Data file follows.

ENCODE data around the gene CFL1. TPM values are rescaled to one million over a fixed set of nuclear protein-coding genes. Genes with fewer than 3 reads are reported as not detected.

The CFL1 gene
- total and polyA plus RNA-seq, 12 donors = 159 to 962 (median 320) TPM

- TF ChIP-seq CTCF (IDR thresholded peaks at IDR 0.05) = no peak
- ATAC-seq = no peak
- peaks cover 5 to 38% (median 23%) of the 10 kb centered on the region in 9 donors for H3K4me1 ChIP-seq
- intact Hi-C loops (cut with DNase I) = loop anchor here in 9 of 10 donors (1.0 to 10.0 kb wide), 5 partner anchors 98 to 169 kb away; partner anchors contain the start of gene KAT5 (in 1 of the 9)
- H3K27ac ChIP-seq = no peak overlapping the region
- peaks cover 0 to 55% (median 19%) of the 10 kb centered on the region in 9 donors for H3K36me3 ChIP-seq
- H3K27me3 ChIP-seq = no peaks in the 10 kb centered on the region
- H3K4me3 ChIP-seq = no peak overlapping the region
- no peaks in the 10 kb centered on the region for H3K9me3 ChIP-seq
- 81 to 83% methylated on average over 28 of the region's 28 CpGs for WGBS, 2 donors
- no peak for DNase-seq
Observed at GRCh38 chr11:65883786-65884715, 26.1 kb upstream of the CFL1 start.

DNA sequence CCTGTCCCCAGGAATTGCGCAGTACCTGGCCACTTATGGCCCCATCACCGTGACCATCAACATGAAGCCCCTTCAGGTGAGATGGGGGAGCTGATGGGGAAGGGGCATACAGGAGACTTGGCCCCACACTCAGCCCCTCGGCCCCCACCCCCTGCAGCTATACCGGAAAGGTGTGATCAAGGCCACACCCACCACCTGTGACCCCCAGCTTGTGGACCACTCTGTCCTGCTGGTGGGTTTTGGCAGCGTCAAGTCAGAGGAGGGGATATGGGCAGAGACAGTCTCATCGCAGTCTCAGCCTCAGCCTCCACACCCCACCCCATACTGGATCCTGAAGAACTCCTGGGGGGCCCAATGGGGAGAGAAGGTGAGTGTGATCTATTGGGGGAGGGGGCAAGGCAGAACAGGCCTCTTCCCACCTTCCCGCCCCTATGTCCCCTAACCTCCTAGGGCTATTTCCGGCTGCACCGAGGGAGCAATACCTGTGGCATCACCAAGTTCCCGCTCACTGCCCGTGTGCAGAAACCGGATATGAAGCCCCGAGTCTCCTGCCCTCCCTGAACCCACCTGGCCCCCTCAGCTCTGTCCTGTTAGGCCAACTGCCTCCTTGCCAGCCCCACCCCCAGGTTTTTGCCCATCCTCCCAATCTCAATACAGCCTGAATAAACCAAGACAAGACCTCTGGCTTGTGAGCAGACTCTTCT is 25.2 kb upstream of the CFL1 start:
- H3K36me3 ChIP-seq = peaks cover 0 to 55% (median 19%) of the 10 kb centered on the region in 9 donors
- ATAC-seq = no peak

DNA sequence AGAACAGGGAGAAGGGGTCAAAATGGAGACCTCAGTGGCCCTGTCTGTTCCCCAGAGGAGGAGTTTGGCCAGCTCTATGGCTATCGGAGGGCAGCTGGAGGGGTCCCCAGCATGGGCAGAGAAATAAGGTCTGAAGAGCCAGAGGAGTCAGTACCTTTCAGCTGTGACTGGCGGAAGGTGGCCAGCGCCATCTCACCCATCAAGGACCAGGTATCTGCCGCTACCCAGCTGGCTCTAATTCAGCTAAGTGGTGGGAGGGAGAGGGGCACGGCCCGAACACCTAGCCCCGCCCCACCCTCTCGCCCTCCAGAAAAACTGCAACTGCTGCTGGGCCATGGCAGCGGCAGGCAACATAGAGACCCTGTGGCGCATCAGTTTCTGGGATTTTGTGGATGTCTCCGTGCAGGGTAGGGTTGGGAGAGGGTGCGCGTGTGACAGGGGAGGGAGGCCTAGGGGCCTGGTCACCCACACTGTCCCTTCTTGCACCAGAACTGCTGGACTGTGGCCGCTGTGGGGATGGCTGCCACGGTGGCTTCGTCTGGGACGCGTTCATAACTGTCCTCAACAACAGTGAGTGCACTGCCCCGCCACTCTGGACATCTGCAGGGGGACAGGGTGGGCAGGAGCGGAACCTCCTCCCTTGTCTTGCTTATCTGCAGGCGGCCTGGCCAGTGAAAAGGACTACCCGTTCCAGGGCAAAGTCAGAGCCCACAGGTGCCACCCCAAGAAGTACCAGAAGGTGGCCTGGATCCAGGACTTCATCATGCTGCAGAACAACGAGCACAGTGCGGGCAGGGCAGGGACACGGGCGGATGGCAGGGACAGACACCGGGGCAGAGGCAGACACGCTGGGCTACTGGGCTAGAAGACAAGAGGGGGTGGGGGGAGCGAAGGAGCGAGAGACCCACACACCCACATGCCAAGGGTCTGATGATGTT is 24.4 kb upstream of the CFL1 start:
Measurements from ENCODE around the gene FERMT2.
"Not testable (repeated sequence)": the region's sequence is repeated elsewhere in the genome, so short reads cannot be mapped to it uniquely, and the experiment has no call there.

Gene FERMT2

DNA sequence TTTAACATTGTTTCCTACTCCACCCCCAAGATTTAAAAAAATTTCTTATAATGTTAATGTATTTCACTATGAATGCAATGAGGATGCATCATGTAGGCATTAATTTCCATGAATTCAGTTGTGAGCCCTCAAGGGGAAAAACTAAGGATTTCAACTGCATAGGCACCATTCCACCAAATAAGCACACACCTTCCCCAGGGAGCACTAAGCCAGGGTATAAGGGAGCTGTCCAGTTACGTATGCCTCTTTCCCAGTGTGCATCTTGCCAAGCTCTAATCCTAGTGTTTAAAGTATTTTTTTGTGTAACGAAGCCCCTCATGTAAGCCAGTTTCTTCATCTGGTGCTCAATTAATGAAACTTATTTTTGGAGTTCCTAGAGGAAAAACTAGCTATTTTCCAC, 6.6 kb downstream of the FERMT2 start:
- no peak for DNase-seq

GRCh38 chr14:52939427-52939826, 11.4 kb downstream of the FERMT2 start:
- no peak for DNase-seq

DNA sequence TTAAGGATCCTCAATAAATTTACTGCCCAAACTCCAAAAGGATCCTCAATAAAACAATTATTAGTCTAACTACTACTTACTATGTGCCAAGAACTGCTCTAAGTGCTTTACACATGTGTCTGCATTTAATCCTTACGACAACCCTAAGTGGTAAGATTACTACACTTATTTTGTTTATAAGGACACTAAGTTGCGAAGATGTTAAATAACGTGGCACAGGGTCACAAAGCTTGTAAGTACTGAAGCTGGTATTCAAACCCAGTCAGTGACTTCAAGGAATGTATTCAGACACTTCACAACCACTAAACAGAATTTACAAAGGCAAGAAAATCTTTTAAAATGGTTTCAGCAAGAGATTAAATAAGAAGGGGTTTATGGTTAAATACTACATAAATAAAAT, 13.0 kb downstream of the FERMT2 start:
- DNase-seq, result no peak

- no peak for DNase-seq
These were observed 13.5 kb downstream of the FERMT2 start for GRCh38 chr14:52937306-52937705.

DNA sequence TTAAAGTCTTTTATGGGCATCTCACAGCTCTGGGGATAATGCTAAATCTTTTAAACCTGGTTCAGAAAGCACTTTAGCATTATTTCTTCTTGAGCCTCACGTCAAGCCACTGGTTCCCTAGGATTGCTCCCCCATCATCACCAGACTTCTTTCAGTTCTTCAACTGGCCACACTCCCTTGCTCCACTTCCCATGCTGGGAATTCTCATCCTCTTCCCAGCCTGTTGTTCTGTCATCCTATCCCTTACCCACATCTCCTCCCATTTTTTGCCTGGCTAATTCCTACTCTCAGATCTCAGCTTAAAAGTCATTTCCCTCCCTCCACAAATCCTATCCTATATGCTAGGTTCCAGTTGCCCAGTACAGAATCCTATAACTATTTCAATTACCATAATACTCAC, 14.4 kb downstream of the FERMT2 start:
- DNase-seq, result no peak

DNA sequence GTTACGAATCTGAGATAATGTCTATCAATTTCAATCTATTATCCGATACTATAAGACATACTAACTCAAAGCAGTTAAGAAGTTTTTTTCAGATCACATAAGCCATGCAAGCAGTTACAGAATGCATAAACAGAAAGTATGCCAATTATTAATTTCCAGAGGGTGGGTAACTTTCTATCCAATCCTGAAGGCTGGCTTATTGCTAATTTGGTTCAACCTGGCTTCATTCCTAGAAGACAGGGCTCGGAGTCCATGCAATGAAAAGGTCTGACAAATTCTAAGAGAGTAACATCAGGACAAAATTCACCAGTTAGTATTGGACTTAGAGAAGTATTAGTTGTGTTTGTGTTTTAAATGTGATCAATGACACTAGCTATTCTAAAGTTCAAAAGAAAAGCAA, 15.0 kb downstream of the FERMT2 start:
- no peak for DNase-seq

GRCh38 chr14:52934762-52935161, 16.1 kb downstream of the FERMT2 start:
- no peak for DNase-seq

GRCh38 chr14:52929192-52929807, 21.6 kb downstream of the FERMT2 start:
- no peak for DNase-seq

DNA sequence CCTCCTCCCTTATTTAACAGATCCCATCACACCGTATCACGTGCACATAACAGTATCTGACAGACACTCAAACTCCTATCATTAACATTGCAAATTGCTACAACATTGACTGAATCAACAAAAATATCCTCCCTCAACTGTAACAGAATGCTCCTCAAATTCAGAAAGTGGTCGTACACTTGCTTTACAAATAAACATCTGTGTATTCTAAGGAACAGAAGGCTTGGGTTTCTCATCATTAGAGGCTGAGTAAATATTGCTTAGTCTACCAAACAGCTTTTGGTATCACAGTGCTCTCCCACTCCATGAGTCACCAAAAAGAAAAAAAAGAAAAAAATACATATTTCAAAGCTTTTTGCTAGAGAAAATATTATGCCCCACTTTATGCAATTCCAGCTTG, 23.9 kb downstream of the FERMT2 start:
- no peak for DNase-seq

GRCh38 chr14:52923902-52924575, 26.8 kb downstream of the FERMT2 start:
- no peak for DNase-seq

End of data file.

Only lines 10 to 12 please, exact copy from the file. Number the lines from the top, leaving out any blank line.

- H3K27me3 ChIP-seq = no peaks in the 10 kb centered on the region
- H3K4me3 ChIP-seq = no peak overlapping the region
- no peaks in the 10 kb centered on the region for H3K9me3 ChIP-seq